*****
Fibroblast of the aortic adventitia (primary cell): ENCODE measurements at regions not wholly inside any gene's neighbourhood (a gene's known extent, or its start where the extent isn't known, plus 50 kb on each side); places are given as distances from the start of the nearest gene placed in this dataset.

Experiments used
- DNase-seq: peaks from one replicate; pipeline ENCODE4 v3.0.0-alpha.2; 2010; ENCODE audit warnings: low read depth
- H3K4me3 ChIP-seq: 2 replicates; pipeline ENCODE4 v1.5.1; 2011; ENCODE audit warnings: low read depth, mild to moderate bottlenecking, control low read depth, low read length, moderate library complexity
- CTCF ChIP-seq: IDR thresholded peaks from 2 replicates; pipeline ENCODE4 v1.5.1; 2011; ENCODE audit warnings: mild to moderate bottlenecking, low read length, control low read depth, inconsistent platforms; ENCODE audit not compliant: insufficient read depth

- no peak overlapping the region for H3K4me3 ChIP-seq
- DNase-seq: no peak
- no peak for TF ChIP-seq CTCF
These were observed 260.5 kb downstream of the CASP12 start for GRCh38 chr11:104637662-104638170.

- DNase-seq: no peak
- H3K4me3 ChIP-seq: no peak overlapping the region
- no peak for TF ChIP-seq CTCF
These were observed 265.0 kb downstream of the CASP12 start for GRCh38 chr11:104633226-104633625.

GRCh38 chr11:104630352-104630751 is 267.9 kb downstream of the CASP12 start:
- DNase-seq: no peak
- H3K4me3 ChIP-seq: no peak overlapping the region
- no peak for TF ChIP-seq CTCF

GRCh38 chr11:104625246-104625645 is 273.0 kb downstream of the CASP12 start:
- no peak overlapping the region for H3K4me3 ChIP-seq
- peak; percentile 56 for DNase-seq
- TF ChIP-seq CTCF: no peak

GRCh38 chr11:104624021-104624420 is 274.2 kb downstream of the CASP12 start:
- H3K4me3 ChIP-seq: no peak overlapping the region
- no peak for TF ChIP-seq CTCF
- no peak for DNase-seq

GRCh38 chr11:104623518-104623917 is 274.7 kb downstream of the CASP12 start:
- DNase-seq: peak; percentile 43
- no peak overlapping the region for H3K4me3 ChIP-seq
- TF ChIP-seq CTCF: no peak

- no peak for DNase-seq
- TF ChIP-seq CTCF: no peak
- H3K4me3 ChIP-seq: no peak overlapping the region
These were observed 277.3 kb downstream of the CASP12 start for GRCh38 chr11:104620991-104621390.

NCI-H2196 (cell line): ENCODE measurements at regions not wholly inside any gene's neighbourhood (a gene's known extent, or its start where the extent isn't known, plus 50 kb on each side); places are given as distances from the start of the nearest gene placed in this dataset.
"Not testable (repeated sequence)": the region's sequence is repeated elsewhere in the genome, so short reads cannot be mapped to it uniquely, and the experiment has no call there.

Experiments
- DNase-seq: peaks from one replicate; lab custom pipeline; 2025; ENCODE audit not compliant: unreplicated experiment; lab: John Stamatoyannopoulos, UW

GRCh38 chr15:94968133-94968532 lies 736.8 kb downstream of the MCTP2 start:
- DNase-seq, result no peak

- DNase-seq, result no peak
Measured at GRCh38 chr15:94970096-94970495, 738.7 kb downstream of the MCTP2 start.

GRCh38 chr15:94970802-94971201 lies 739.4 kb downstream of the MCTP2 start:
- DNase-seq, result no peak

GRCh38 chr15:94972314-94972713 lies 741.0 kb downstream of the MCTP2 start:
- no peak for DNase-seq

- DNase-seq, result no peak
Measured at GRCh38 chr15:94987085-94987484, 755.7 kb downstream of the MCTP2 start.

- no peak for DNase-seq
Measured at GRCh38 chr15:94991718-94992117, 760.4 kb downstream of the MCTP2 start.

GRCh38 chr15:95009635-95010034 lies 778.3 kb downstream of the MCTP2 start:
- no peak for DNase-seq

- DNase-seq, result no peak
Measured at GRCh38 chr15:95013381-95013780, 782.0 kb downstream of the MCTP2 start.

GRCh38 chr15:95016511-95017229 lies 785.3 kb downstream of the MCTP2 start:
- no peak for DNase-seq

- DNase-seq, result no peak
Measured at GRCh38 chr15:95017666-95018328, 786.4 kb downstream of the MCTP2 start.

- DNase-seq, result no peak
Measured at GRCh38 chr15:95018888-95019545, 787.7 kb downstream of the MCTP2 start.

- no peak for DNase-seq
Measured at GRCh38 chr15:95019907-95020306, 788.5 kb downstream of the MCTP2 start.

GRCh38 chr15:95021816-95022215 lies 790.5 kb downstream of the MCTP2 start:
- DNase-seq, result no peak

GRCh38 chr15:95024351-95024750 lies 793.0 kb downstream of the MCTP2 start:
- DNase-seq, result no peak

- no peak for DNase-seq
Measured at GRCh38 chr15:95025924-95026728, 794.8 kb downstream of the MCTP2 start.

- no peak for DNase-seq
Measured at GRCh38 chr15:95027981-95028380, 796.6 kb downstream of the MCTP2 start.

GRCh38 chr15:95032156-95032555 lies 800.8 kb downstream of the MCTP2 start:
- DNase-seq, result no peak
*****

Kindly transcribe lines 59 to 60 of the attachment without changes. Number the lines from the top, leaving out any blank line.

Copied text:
Measured at GRCh38 chr15:95018888-95019545, 787.7 kb downstream of the MCTP2 start.

- no peak for DNase-seq